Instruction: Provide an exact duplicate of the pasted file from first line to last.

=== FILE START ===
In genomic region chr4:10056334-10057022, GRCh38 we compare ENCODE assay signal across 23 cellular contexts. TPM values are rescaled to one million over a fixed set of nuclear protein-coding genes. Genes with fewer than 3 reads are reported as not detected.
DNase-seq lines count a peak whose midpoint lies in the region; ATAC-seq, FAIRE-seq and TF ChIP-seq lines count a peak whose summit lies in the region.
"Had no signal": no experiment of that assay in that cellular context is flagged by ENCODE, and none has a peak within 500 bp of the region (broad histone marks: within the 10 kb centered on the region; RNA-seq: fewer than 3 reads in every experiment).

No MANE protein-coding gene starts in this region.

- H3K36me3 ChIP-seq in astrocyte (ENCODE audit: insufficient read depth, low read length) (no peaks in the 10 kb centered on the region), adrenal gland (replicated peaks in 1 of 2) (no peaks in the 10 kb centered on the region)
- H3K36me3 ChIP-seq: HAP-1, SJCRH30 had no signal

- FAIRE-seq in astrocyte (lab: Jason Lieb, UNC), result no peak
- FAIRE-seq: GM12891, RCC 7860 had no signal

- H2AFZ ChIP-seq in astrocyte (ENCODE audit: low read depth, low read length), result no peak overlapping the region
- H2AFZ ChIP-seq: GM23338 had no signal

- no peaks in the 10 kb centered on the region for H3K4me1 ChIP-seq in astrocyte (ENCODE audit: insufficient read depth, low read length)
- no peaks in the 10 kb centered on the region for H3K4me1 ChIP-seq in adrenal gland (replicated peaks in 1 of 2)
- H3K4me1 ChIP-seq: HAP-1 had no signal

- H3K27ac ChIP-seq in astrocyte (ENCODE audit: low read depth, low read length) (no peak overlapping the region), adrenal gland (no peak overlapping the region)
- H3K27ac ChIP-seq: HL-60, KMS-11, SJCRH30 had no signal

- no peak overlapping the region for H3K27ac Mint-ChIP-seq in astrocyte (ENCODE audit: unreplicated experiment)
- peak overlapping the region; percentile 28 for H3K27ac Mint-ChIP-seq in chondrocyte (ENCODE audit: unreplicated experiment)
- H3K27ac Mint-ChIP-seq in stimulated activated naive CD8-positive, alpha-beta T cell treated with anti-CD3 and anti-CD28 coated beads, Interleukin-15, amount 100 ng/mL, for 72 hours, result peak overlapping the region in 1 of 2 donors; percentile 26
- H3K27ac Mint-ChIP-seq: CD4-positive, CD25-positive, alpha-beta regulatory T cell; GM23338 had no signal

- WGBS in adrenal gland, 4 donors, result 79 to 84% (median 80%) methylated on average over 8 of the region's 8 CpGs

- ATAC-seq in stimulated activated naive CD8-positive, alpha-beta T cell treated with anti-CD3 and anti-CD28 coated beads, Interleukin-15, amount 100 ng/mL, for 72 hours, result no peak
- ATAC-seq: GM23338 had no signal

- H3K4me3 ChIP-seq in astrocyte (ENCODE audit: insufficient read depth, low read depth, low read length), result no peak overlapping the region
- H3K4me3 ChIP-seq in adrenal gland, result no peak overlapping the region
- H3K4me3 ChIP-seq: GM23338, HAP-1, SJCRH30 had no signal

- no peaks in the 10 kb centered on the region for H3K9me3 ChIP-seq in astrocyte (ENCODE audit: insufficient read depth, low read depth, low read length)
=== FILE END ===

In genomic region chr4:10056334-10057022, GRCh38 we compare ENCODE assay signal across 23 cellular contexts. TPM values are rescaled to one million over a fixed set of nuclear protein-coding genes. Genes with fewer than 3 reads are reported as not detected.
DNase-seq lines count a peak whose midpoint lies in the region; ATAC-seq, FAIRE-seq and TF ChIP-seq lines count a peak whose summit lies in the region.
"Had no signal": no experiment of that assay in that cellular context is flagged by ENCODE, and none has a peak within 500 bp of the region (broad histone marks: within the 10 kb centered on the region; RNA-seq: fewer than 3 reads in every experiment).

No MANE protein-coding gene starts in this region.

- H3K36me3 ChIP-seq in astrocyte (ENCODE audit: insufficient read depth, low read length) (no peaks in the 10 kb centered on the region), adrenal gland (replicated peaks in 1 of 2) (no peaks in the 10 kb centered on the region)
- H3K36me3 ChIP-seq: HAP-1, SJCRH30 had no signal

- FAIRE-seq in astrocyte (lab: Jason Lieb, UNC), result no peak
- FAIRE-seq: GM12891, RCC 7860 had no signal

- H2AFZ ChIP-seq in astrocyte (ENCODE audit: low read depth, low read length), result no peak overlapping the region
- H2AFZ ChIP-seq: GM23338 had no signal

- no peaks in the 10 kb centered on the region for H3K4me1 ChIP-seq in astrocyte (ENCODE audit: insufficient read depth, low read length)
- no peaks in the 10 kb centered on the region for H3K4me1 ChIP-seq in adrenal gland (replicated peaks in 1 of 2)
- H3K4me1 ChIP-seq: HAP-1 had no signal

- H3K27ac ChIP-seq in astrocyte (ENCODE audit: low read depth, low read length) (no peak overlapping the region), adrenal gland (no peak overlapping the region)
- H3K27ac ChIP-seq: HL-60, KMS-11, SJCRH30 had no signal

- no peak overlapping the region for H3K27ac Mint-ChIP-seq in astrocyte (ENCODE audit: unreplicated experiment)
- peak overlapping the region; percentile 28 for H3K27ac Mint-ChIP-seq in chondrocyte (ENCODE audit: unreplicated experiment)
- H3K27ac Mint-ChIP-seq in stimulated activated naive CD8-positive, alpha-beta T cell treated with anti-CD3 and anti-CD28 coated beads, Interleukin-15, amount 100 ng/mL, for 72 hours, result peak overlapping the region in 1 of 2 donors; percentile 26
- H3K27ac Mint-ChIP-seq: CD4-positive, CD25-positive, alpha-beta regulatory T cell; GM23338 had no signal

- WGBS in adrenal gland, 4 donors, result 79 to 84% (median 80%) methylated on average over 8 of the region's 8 CpGs

- ATAC-seq in stimulated activated naive CD8-positive, alpha-beta T cell treated with anti-CD3 and anti-CD28 coated beads, Interleukin-15, amount 100 ng/mL, for 72 hours, result no peak
- ATAC-seq: GM23338 had no signal

- H3K4me3 ChIP-seq in astrocyte (ENCODE audit: insufficient read depth, low read depth, low read length), result no peak overlapping the region
- H3K4me3 ChIP-seq in adrenal gland, result no peak overlapping the region
- H3K4me3 ChIP-seq: GM23338, HAP-1, SJCRH30 had no signal

- no peaks in the 10 kb centered on the region for H3K9me3 ChIP-seq in astrocyte (ENCODE audit: insufficient read depth, low read depth, low read length)